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Learn about how the arteries use nerve impulses to help regulate blood pressure. Rishi is a pediatric infectious disease physician and works at Khan Academy. Created by Rishi Desai.
Video transcript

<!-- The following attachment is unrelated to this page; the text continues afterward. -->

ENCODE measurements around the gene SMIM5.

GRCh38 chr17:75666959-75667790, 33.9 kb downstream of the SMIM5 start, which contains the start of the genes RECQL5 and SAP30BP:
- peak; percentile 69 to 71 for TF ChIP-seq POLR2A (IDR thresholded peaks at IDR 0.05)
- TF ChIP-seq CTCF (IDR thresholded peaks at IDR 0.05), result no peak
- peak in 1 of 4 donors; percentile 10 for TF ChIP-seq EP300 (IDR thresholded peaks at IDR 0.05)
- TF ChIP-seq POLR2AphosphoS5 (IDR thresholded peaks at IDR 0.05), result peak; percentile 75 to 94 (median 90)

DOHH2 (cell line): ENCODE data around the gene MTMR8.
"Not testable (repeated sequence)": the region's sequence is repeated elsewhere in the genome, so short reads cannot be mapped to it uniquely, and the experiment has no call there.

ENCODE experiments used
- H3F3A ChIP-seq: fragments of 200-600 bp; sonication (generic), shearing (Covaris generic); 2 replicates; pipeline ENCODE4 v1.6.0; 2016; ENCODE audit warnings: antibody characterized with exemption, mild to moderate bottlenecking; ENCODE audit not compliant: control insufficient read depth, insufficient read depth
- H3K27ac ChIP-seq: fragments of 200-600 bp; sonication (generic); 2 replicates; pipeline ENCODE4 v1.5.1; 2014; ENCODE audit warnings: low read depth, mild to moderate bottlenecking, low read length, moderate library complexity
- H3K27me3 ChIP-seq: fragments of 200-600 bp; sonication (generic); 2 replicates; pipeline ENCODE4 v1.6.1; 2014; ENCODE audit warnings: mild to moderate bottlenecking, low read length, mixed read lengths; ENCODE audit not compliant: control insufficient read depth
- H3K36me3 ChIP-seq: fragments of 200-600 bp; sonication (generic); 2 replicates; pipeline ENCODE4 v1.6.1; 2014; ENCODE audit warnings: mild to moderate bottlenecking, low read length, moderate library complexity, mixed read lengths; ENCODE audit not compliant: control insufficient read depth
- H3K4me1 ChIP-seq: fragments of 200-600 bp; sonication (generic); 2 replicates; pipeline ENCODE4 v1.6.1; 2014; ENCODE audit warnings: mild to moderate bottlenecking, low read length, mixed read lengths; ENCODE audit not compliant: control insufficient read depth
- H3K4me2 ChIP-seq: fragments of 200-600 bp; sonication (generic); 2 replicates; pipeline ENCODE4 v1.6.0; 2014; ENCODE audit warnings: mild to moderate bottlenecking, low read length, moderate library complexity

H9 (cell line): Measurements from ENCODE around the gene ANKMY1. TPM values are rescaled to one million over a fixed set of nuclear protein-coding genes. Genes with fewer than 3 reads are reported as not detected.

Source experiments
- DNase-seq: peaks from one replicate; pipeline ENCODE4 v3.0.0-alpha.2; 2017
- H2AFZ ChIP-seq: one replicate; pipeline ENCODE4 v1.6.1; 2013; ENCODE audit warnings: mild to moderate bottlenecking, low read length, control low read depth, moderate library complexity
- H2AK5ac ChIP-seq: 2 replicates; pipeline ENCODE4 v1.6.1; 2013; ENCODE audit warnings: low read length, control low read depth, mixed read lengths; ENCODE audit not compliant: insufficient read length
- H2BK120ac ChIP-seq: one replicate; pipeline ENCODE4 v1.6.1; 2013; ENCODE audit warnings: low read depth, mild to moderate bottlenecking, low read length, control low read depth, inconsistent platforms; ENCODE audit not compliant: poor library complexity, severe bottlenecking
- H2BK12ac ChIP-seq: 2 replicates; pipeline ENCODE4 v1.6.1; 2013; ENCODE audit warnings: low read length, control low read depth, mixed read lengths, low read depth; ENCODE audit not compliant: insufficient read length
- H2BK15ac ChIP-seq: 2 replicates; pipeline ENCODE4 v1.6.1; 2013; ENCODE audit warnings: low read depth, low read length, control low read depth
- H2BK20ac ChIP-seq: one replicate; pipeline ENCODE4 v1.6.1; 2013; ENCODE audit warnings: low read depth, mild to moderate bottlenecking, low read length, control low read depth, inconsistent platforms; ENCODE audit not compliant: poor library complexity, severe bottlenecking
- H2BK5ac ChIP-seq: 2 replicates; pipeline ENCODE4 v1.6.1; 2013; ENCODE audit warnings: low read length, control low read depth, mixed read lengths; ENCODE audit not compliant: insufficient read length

Let's talk about blood pressure homeostasis and what homeostasis means is balance. But how is it that our body is able to create balance for our blood pressure? So this is the heart and we've got branches of the aorta coming off of it. I haven't been drawing these braches every single time but this time i think it's quite helpfull to see. We've got here the left brachial artery going to the left arm. And we've got the left carotid artery here. And again I'm writing left and right from the perspective of the person who's heart this is. And you've got the right carotid artery here and the right brachial artery. This is blood going to the right arm. And we've got blood going to the right neck. One interesting thing if you look at the right carotid is that it bulges right here in fact both sides do and they bulge right before they split and so that bulge is actually called the carotid sinus. We call it that because a sinus is any cavity. And so this is the right carotid sinus and this is the left carotid sinus. Another spot I am going to talk about is the aortic arch which is right there. So these 3 spots, the 2 carotid sinuses and the aortic arch are really really interesting and actually they are very important for learning how it is that our body is able to create balance in our blood pressure. So at the top I drew kind of a blown up version of the carotid sinus. And at the bottom is the aortic arch. If you'd look closely under a microscope you'd see nerve endings at the outer layer of the vessel. So these nerve endings basically join up and form a nerve and these on the carotid sinus do the same thing. They basically are going to send 2 large nerves that are going to go off. They send information about what's happening in the blood vessel, specifically about stretch. So as blood is pulsing through this vessel right here, this carotid sinus, or as it's pulsing through the aorta even, that wall is being stretched out and as it gets stretched, these nerves they're actually called baroreceptors, baro- meaning pressure, and these receptors for pressure, these baroreceptors are feeling the effects of stretch. What they do is that they send a signal down the nerve that tells the brain how much stretch is happening. And so if this is the brain and here you have your mid brain, these nerve endings are actually going here and tell the brain, communicate information about how much stretch is happening in those vessels. Now we know the more pressure is in the vessels the more it's going to stretch. So, follow me in a little example So let's say we have blood pressure over here. And we have our blood pressure at 115 over 75. In green we have action potentials per minute. What happens is that, as my blood pressure is 115/75, those nerves are getting a certain amount of stretch, whatever that amount is. And they're gonna send a signal not just one, but they're gonna send a handful. Let's say they send 10 signals. I'm gonna draw them up there. 5, 6, 7, 8, 9, 10 in one minute. Just imagine that both nerves are doing that, right? They're doing 10/minute. Well, that's a pretty normal number let's say. And this over times becomes what my brain regards as my normal setpoint. The brain starts to assume that if 10 action potentials are fired per minute, then that's pretty normal for me. The brain regards this as my normal setpoint. Now, if my pressure goes up, let's say that I'm running late to an exam or something happens that really worries me and my pressure goes to 140/90. Now I have hypertension. And this is my new pressure, this would be much higher than normal. My body would register this. And my nerves would start firing, let's say 30 times per minute. So if they're firing 30 times per minute, then my body is thinking, or my brain is thinking: well, that's higher than normal. So, this must be high. It regards this as high. And on the flipside let's say that, you know, I've cut my arm and lose a lot of blood, my blood pressure starts to fall. My stretching is going to happen less than before, so it's gonna send less action potentials per minute. Maybe only 7 per minute. And again, my mid brain is gonna get 7 little green arrows per minute. 7 action potentials per minute. And it's gonna think: well that's very odd, before it was 10 per minute. This represents a fall in blood pressure. So now you have high blood pressure in pink and a fallen blood pressure in blue. So what exactly can the brain do to help normalize or create balance? So let me write that over here. Let's write 'response?' So the body has a couple of strategies. And they're basically summed up in the autonomic nervous system. There are two major branches of your autonomic nervous system or two parts to it, let's say parts. One is called the sympathetics, almost like sympathy. And the other one is called parasympathics. They're very similar words, except the word para- is in front of this one. And I want you to remember now, that there's a formula. And I'm gonna write that formula down here, just to remind us that pressure equals flow times resistance. And additionally, I want you to remember that flow, this one right here, is going to be related to stroke volume times heart rate. So if I can do anything, my body can do anything to raise the stroke volume, or the heart rate, or the resistance, then my pressure will go up. And vice versa, if I can drop the stroke volume, or heart rate, or resistance, then my pressure will go down. Ok. So what this sympathetics do, is they have an effect on the heart and the vessels. The heart and the blood vessels all over the body, not just the carotid sinus or the aortic arch, I'm talking about all blood vessels. And so the sympathetics are going to, for the heart, they're going to increase the heart rate and they're going to increase the stroke volume. And the parasympathetics do the opposite. They actually drop the heart rate and drop the stroke volume. And the way that they do that. The heart rate is controlled by how many beats you get per minute, obviously that's the heart rate. The sympathetics are gonna cause the heart cells that control that, to work faster. The parasympathetics will slow them down. And for the stroke volume, the sympathetics force the heart to contract harder and then you have more volume of blood gushing out every beat. The parasympathetics make the heart work less forcefully, so you have less blood gushing out with every beat. And the sympathetics finally, they actually cause vasoconstriction. And, you guessed it, the parasympathetics do the opposite. So they cause vasodilation. And vasoconstriction and vasodilation basically mean whether the artery stays open or closes down. So for the sympathetics, the arteries and arterials primarily, mostly they're arterials, they start getting smaller. And as they get smaller, that increases resistance. And for the parasympathetics, they will cause the arterials to get bigger, to dilate and that will cause the resistance to fall. So taking a quick peak at our equation, that I wrote out for you on the right you can see that the sympathetics basically do everything that will help to increase the pressure. So if you have a pressure again of 140/90, then what would happen is, your body will see that as a high pressure and will try to get the parasympathetics to be active. It will activate all the parasympathetic nerves. And if your pressure is low, it's 90/60, then the body is going to respond by getting all the sympathetics to react. You see how it works? And of course if your pressure is, let's say 115/75, and the baroreceptors are firing the usual 10 times per minute, then there should be really over all no response. Because the body thinks: well everything is already balanced, there is nothing more to do. So this is how the body is able to control blood pressure in a rapid way. That's the final point I want to make, that the input here, the baroreceptors, these are nerves and the autonomic nervous system, obviously these are nerves. So the information going in is the baroreceptors, the information going out is the autonomic nervous system. All this is happening rapidly. This is all very rapid. And when I say rapid, I mean on the order of seconds to minutes. So within seconds to minutes this response can happen. So this is a fantastic example of how your body can take in information really quickly and really respond quickly, to help keep your blood pressure balanced.